From Henry Lee
Washington April 24h. 12
I so reluctantly address you on private business, when I knew that yr. public dutys claim every moment of yr. time, that no consideration short of pecuniary importance could induce me to do it.
Learning from the S of State that Congress might possibly send a present of provisions to the distressed inhabitants of the Carracas,1 I suggested the hope that I might be entrusted with its presentment. I wish no emolument for so doing being satisfied with the welcome which it will be sure to attach to my visit.
You was pleased to tell me that whenever a supplemental law to the embargo law, should pass embracing my case that you would do for me what might be requisite.
This law has I beleive passed2 & a vessel with the cargo contracted for by the Spanish deputys has been prepared.
It is only necessary for me to bring this matter to yr. mind & I will only add my best wishes & deep respect.
RC (DLC). Docketed by JM.
1. On 22 Apr. news reached Baltimore of the severe earthquake that had destroyed much of the city of Caracas, Venezuela, in the days following 25 Mar. 1812. The National Intelligencer reported the event on 23 Apr., and on 29 Apr. Rep. Nathaniel Macon of North Carolina introduced a resolution authorizing the president to purchase flour for the relief of the earthquake victims. The desire to send humanitarian aid was not the subject of any disagreement in Congress, but there was some debate over whether any relief measure could be implemented without lifting the recently imposed embargo. A bill authorizing the president to purchase “such provisions as he shall deem advisable, and to tender the same in the name of the government of the United States to that of Venezuela” subsequently passed both houses of Congress by 6 May 1812, and JM signed it two days later. A sum not to exceed $50,000 was appropriated to carry out the measure (Niles’ Weekly Register, 2 : 131–32, 151–52; Annals of Congress description begins Debates and Proceedings in the Congress of the United States … (42 vols.; Washington, 1834–56). description ends , 12th Cong., 1st sess., 226–28, 1348–51, 1366, 1378; U.S. Statutes at Large description begins The Public Statutes at Large of the United States of America … (17 vols.; Boston, 1848–73). description ends , 2:730; Harold A. Bierck, Jr., “The First Instance of U.S. Foreign Aid: Venezuelan Relief in 1812,” Inter-American Economic Affairs, 9 : 47–59).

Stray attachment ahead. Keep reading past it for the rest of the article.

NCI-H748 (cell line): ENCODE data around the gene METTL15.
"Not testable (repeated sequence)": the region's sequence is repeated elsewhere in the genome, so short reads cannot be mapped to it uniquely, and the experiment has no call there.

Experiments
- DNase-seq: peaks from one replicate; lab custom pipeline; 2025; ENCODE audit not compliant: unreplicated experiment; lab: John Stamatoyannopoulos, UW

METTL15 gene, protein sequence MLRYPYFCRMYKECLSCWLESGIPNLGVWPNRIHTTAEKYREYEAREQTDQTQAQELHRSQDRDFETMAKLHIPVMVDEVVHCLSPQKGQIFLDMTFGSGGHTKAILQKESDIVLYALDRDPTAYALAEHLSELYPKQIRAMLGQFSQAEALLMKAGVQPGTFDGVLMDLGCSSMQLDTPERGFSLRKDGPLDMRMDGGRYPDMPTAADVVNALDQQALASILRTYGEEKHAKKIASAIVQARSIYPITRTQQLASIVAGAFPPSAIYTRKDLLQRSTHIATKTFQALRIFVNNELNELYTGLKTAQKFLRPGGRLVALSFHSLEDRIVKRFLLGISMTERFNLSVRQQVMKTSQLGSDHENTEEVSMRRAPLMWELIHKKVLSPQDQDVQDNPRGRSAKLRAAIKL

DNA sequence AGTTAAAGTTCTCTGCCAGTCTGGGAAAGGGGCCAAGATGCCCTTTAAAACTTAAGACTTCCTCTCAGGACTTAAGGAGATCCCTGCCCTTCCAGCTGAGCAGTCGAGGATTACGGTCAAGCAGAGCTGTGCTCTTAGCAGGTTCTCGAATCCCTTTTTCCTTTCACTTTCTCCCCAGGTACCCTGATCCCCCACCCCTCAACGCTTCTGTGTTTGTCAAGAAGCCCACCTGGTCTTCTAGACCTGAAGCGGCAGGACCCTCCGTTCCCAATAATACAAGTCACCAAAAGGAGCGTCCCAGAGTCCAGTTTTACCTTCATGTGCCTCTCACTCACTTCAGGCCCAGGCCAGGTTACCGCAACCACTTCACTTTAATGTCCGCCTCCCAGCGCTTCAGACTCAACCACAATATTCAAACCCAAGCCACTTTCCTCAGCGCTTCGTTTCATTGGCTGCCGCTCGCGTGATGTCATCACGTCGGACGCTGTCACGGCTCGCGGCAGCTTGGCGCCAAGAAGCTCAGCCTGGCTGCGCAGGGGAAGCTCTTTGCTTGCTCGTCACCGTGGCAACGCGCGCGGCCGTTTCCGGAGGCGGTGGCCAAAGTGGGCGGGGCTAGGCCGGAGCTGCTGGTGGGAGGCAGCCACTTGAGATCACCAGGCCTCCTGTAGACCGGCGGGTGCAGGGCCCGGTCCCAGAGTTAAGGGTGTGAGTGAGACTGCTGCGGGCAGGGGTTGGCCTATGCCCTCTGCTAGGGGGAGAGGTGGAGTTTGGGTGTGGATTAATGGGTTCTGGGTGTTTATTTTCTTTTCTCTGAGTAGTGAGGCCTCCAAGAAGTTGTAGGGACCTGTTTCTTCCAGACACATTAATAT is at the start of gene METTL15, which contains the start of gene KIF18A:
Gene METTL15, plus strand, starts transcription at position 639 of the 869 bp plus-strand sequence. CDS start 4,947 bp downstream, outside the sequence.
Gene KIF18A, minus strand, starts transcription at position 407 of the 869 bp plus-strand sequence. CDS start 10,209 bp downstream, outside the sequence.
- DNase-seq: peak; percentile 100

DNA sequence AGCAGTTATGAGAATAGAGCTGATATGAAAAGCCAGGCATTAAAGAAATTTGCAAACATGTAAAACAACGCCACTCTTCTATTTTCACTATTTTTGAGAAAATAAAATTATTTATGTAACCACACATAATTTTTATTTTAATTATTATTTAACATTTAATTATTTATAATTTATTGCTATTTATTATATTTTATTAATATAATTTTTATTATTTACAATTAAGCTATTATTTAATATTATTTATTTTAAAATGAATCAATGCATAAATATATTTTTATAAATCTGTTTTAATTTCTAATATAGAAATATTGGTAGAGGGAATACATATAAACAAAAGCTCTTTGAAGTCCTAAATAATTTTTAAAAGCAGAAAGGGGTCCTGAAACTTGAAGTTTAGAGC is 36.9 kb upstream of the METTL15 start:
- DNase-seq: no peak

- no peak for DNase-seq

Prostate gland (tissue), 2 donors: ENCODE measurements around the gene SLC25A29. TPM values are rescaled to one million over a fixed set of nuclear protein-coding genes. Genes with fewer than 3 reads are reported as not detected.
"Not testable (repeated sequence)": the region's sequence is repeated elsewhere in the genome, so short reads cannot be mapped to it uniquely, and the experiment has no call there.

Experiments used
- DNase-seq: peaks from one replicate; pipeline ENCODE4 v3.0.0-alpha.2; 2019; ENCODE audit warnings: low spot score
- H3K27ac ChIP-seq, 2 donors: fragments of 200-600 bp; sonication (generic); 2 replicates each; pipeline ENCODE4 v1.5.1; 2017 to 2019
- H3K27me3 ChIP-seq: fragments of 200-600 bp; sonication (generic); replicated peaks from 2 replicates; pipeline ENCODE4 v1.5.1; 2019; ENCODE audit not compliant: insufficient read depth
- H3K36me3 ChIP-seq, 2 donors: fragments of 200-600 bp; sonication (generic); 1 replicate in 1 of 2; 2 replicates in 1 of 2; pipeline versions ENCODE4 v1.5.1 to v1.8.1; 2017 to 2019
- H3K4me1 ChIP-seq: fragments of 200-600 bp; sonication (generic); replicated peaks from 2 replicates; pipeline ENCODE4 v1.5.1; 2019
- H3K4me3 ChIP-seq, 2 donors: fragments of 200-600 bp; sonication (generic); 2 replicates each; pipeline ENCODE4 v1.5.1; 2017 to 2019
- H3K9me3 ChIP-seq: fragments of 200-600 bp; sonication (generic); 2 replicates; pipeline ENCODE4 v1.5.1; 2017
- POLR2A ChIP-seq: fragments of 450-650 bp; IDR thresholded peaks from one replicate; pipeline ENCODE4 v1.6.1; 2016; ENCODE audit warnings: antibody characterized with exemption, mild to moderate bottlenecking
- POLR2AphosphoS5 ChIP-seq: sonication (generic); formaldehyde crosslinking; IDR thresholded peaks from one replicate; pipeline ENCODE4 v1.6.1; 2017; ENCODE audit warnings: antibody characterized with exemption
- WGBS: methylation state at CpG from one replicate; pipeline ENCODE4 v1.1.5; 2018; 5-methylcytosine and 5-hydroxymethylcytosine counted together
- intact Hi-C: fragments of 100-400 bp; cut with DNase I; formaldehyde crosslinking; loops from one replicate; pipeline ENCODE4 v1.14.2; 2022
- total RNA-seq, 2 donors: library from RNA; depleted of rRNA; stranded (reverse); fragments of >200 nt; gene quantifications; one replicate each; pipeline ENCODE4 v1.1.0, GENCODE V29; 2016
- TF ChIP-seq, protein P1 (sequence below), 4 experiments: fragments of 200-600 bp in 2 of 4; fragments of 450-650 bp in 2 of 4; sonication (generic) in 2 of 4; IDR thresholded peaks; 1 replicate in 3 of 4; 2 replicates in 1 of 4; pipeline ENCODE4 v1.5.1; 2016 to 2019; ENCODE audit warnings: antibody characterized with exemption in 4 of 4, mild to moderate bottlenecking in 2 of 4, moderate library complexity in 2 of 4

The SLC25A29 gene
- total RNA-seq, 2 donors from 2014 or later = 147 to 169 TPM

2. Lee referred to a bill “authorizing the departure of ships and vessels from the ports and harbors of the United States, in certain cases,” which had been introduced in the House of Representatives on 15 Apr. The bill passed the House on 17 Apr., but at the time Lee wrote to JM it had only been ordered to a third reading in the Senate. The Senate passed the measure the next day (Annals of Congress description begins Debates and Proceedings in the Congress of the United States … (42 vols.; Washington, 1834–56). description ends , 12th Cong., 1st sess., 211, 212, 1321, 1323).